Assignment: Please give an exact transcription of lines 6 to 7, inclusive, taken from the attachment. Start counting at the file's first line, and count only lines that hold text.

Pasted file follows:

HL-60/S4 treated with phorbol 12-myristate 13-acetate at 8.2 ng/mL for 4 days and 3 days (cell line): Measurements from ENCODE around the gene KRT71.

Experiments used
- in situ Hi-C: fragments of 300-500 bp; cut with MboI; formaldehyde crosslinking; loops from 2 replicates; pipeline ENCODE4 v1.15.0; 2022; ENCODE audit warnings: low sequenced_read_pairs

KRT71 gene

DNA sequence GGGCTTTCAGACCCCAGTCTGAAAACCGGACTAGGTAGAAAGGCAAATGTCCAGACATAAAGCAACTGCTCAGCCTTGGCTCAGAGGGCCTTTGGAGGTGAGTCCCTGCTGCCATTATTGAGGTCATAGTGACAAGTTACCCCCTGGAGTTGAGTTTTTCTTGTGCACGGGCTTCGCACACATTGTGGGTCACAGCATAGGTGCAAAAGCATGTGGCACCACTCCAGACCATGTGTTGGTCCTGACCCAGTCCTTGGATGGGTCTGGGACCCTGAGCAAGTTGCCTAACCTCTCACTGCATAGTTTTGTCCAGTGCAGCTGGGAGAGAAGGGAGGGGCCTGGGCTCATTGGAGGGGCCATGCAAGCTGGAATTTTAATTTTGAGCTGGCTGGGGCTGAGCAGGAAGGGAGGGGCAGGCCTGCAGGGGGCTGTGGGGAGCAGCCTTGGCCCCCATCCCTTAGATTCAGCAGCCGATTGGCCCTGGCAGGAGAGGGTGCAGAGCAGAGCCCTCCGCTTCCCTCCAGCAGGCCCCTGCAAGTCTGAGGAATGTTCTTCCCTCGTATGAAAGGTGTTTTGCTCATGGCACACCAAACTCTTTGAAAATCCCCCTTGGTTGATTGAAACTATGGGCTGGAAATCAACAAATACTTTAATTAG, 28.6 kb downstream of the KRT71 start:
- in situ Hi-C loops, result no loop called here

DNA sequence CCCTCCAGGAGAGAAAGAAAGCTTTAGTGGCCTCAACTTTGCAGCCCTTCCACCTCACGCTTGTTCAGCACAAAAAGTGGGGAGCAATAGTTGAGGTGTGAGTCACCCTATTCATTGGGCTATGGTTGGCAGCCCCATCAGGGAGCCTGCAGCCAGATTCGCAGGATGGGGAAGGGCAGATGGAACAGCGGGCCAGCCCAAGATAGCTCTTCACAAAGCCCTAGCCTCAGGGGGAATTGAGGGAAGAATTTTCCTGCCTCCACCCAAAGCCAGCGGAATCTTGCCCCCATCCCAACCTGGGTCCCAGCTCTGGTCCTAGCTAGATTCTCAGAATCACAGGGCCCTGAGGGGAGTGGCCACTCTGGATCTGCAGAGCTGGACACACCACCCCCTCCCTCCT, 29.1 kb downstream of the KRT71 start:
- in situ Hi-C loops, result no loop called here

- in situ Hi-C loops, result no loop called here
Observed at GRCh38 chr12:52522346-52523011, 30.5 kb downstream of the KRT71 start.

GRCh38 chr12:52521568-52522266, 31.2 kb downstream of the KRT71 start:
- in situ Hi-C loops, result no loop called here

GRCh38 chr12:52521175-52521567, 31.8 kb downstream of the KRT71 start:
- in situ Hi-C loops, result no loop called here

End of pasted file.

- in situ Hi-C loops, result no loop called here

DNA sequence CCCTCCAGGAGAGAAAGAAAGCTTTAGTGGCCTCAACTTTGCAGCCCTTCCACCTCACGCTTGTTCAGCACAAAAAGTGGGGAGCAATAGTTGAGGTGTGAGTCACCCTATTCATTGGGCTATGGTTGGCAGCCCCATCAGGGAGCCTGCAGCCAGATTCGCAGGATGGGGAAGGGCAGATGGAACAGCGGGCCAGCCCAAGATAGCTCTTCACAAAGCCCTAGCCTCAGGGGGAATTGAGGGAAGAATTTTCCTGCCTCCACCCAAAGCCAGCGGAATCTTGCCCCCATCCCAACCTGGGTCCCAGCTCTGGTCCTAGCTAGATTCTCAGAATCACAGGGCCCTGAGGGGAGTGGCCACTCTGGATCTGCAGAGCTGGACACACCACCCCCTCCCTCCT, 29.1 kb downstream of the KRT71 start: